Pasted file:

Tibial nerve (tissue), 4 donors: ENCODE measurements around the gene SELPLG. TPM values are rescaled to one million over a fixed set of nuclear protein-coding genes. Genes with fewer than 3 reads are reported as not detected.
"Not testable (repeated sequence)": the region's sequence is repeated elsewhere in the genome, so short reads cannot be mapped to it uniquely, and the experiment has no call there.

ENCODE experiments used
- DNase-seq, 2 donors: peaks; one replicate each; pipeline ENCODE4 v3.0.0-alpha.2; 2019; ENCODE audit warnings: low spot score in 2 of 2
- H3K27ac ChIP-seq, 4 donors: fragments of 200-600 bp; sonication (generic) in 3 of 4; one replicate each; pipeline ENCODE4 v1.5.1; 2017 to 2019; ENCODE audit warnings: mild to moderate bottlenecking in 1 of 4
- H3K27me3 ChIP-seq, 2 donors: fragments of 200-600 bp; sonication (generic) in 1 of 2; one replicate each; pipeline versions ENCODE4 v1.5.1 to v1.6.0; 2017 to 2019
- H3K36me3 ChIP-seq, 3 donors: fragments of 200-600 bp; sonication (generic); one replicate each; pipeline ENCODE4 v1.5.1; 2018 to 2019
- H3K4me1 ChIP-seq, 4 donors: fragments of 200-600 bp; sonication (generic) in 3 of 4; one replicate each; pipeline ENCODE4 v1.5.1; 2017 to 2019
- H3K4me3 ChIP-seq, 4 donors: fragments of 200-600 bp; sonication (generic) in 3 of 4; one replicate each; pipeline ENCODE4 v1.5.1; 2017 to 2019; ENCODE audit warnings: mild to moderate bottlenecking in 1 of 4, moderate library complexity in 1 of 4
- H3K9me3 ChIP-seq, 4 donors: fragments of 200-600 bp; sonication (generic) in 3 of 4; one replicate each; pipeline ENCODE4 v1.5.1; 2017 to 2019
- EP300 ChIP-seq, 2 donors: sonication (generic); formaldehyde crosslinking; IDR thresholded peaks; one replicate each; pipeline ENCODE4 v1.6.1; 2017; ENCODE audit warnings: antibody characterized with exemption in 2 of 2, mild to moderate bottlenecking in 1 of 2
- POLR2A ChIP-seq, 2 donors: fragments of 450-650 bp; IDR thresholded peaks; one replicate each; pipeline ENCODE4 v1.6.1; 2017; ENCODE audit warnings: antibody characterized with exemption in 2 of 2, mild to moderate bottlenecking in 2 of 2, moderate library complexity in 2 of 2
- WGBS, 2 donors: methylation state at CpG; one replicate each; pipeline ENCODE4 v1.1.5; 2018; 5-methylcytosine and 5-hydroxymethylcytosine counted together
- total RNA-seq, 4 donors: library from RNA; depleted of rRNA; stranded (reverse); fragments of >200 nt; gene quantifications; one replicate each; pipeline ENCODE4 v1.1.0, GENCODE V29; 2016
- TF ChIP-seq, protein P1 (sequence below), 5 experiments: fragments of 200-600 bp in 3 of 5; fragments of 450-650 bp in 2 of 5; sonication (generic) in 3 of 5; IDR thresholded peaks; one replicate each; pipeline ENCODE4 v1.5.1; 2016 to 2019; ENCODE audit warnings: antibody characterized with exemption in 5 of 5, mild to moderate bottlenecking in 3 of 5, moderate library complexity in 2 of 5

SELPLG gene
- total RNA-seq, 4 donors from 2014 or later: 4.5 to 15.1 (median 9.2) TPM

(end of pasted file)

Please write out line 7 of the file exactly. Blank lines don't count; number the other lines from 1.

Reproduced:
- H3K36me3 ChIP-seq, 3 donors: fragments of 200-600 bp; sonication (generic); one replicate each; pipeline ENCODE4 v1.5.1; 2018 to 2019